The Boston Globe from Boston, Massachusetts on June 21, 1992 · 101
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The Boston Globe from Boston, Massachusetts · 101

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Boston, Massachusetts
Issue Date:
Sunday, June 21, 1992
Page:
101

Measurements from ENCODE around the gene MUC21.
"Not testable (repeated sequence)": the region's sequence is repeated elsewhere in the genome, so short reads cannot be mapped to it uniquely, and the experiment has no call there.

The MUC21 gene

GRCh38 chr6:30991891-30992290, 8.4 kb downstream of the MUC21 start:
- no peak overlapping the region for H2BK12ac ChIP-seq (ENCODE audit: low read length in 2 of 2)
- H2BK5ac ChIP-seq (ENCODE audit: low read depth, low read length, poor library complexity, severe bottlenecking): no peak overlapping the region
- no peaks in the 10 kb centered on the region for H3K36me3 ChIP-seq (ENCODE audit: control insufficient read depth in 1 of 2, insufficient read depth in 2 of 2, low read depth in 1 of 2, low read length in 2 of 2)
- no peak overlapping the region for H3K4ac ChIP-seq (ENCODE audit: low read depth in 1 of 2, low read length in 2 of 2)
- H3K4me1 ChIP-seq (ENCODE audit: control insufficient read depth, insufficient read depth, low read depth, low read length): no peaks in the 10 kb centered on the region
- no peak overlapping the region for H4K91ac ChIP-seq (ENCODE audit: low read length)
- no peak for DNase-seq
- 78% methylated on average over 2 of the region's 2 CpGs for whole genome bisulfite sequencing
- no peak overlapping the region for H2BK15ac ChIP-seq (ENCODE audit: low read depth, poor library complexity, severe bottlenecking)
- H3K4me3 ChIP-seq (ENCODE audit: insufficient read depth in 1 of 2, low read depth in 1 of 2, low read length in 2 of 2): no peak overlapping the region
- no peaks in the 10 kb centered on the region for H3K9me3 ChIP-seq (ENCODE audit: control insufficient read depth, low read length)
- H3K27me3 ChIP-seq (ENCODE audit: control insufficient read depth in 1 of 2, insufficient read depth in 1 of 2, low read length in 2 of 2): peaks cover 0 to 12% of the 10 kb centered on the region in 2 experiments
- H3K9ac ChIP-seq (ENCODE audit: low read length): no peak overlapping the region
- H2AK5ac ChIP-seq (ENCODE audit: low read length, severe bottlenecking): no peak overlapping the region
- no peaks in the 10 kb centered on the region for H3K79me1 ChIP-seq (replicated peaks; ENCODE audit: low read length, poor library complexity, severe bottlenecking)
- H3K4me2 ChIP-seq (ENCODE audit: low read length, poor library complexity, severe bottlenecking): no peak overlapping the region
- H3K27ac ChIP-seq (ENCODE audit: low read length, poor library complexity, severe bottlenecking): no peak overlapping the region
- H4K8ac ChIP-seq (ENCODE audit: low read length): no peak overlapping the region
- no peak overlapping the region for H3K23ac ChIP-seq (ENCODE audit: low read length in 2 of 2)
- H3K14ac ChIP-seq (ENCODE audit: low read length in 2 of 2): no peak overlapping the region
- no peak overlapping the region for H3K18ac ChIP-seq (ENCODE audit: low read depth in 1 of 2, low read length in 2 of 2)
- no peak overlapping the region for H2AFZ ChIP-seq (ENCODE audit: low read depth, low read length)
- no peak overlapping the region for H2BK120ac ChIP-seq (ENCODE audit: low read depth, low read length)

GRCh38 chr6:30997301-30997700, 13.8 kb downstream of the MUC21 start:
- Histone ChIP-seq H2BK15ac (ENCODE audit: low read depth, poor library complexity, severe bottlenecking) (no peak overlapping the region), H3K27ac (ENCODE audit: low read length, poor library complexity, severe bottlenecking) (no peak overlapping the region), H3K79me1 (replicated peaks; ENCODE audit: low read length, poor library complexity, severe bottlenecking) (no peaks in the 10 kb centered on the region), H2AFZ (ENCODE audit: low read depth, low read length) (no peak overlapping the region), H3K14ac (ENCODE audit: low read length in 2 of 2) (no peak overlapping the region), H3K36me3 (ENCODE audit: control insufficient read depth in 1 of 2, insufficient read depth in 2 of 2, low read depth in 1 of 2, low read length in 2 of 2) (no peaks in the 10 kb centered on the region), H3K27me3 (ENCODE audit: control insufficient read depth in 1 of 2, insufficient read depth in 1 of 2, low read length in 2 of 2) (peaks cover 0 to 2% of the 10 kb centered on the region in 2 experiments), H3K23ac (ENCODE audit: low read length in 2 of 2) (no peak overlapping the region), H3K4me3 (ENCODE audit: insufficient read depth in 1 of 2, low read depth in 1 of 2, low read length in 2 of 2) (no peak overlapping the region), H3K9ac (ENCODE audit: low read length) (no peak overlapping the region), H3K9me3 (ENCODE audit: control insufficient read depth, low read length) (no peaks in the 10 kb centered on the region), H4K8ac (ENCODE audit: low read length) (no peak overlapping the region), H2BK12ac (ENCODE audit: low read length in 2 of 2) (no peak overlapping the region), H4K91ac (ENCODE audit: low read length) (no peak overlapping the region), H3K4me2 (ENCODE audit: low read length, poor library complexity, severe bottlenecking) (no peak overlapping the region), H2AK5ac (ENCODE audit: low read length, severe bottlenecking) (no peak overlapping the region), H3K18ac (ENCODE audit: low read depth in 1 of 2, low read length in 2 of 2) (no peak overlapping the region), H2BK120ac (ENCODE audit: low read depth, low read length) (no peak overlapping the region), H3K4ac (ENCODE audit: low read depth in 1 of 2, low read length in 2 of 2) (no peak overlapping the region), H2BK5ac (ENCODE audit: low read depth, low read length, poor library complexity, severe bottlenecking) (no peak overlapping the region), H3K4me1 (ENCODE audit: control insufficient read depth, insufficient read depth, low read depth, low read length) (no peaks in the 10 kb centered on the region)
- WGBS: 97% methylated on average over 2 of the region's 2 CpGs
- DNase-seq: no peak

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Mov Section ' THE BOSTON SUNDAY GLOBE JUNE 21, 1992 Action! JAYCAER Can Penguin cones be far behind? crunch: We thought Michael Keaton was just doing standup when he said during an interview that his pick for goofiest piece of Bat- merchandise was tie-in tortilla chips. But no: They're here. The makers missed a bet, though. They use yellow corn chips. Real artists IW 1 would have held out for I blue. ... Meanwhile, as j -mi"" .. I a reminder that nothing ' lasts, news comes that . Tim Burton and his "Edward Scissorhands" and "Batman Returns" producer, Denise Di Novi, will part professional company. But not before they do "Mary Reilly," Burton's long-cherished cham-bermaid's-eye-view of Dr. Jekyll and Mr. Hyde Not surprisingly, the Wall Street Journal reports that studios are scrambling to attach trailers to Warner Bros.' "Batman Returns." Definitely pitched will be Warners' own "Stay Tuned," "One Hot Summer" and "Unfor-given," the new Clint Eastwood Western (he'll next do "Line of Fire," playing a Secret Service agent). Bat chips hear him roar: Speaking of comic book heroes, Wesley Snipes says hell pounce into "The Black Panther," about an African king who changes into a panther and does heroic deeds. . . . First, though, Snipes will shoot "The Rising Sun" with Sean Connery. Tia Carrere, the babe-osity champ in "Wayne's World," also joins the "Rising Sun" cast. . . , Michael Myers, the Waynester himself, says he's pondering a sequel. Meanwhile, he signed for "So I Married an Axe Murderer," . . . And Eddie Murphy says yes, the original "Boomerang" ending was a drag. That's why they shot a new one. It arrives July 1 Murphy and "Boyz N the Hood" director John Singleton are huddling over a new project Singleton is saying we shouldn't expect "Poetic Justice," his new film starring Janet Jackson, to be a "Girlz N the Hood." . . . You want comic strips? Variety says the long-dormant "Annie" sequel is alive again. New title: "Annie and the Castle of Terror." Does Daddy Warbucks visit the IRS? ft -It Gilliam 4 A ibr' crowned again: Terry Gilliam, still feeling kingly, will follow "The Fisher King" with a new version of Mark Twain's "A Connecticut mini inii.j.tiji.iijii iu Yankee m King Ar- I J thur's Court," previous- I Y C7 ly filmed in 1921, 1931, I I V. 1949 1979 nnrt 1989. It's the '49 version, with Bing Crosby as the time-traveling antihero, that's best remembered. . . . Randa Haines, acclaimed for her direction of "Chil dren of a Lesser God" and "The Doctor," will helm her first comedy, "Wrestling Ernest Hemingway," about two 75-year-old men who become friends. . . . Billy Crystal says he doesn't know if hell front any more Oscar-casts. But about directing, he's definite. He Slants to do more, he says, and is weighing a "City Slickers II." . . . Bertrand Tavernier will .: direct the film of Mona Simpson's debut novel, 'Anywhere But Here," about a teen-age girl and her single mom heading for Hollywood to chase the latter's dream. HAND THAT ROCKS THE JURY: Rebecca 1 De Mornay, the nanny from hell in "The Hand That Rocks the Cradle," will switch to the oth er side of the law in Sidney Lumet's "Beyond Inocence," playing a criminal lawyer. . . . Tom Selleck says he's prepping a big-screen version of his TV series, "Magnum, P.L" ... Columbia bought film rights to the late Isaac Asimov's "Foundation" - apd other books. . . . Documentary filmmaker r Marcel Ophuls, best known for "The Sorrow and the Pity" and "Hotel Terminus: The Life - and Times of Klaus Barbie," will join the Dart-Z mouth College faculty for three years starting in September. . . . Finally, the Norwood Cine-"mas claims it's the area's cheapo-ticket champ, ijith a $2 tab for an shows and $1 for all con- m gession items. -.IL.LI.lg. T.St . i . De Mornay llpp Q 1 Scorsese u jj l;v j- iiTi irr(R riii.R fewv 1 ' yS' The Proud JS V) 4r- iCh ;vl& -W latest fruit r.i - ). fi fMseffort x ; V . . hXffhs 1 1 ? ' A By Henry Sheehan V.-' N - . Ayri V-..XSh ' vr- 1 TirPSPrVP special to the globe vr classic films r i- :J. - r. GERARD PHILIPE (STANDING), MICHELE MORGAN AND ANDRE TOFFEL IN "THE PROUD ONES": RECAPTURING CRUCIAL MOMENTS IN FILM HISTORY. LOS ANGELES - Every film lover complains about the state of film preservation, but few have been as well positioned as Martin Scorsese to do anything about it. The director of such modern-day classics as "Mean Streets" and "GoodFellas" is nearly as well-known for his love of film a$ for his filmmaking, and he has spent much of his career trying to communicate his passion for film to others. Unfortunately, that hasn't been easy in a changing movie marketplace. Over the last decade, the video revolution and the alteration of people's movie!-going habits have imperiled the whole industry of repertory exh bition. Studios, which were indifferent to their back lists in th$ best of times, virtually stopped striking prints of older titles) while copies of older foreign films became increasingly rare. Along with some other directors, including Steven Spielbergs Scorsese founded the Film Foundation, which he describes as a bridge between the studios and the major film archives - particur larly the UCLA Film and Television Archive, the Museum of Modern Art, the George Eastman House and the Library of Con; gress. The group has served to bring the concerns of archivists directly into Hollywood's executive suites. ' However, with other films, particularly the foreign features that sparked his imagination during his New York youth, Scor sese could take more direct action. He formed Martin Scorsese PROUD, Page 103' i r By Betsy Sherman SPECIAL TO THE GLOBE Sft f f-f sr. f -v :S I i.. "I 'I Vi f . I s) " Si ii n ii ii it ii ii There is no more American way to spend your Fourth of July this year than to take in the double feature of "The She-Creature" and "The Saga of the Viking Women and Their Voyage to the Waters of the Great Sea Serpent" at Harvard Film Archive. That indigenous American art form, the drive-in movie, will be celebrated June 26 through July 8 during HFA's salute to American International Pictures, which includes a chance to meet one of the showmen behind it all, septuagenarian producer Samuel Z. Ar-koff. The series covers the period from 1956-'59, with most of the films in 35mm prints. Arkoff will share anecdotes and answer questions at the 8 p.m. shows , this Friday and Saturday. Arkoff and partner James H. Nicholson pooled $3,000 in 1954 to create American Releasing Corpora tion, a distribution company that would soon become American International That year, a young producer-di rector named Roger Corman brought them his race-car movie, "The Fast and the Furious." The partners decided to re lease the film, and history was made. Their company, loaded with lean, mean ammunition by Corman and others, would become svnonvmous with teen-aee rebellion. as voiine- nennle thrilled ti the taboos heincr broken by monster movies, wild science-fic tion fantasies, rock 'n' roll blowouts and, as the '60s progressed, beach-party movies, biker movies and acid-trip movies. "Back in 1954, there were a number of differ ent circumstances that all came together" to allow AIP to flourish, says Arkoff on the phone from his office in Los Angeles. One of those was the new popularity of television, a medium in which Arkoff, an entertainment lawyer, had worked. "Ten years after television came in, one-third of all the theaters in the United States closed their doors. The middle-aged and older people were sitting at home and watching television. When Jim Nicholson and I started this company, our fundamental concept was that the people who had to get out of the house were the young people, the teen-agers and early 20s. But no pictures ARKOFF, Page 105 Posters from two of the hits produced by Sam Arkoff (far left)... rki mm l'ZJJr.- V were smashes wosmsh ;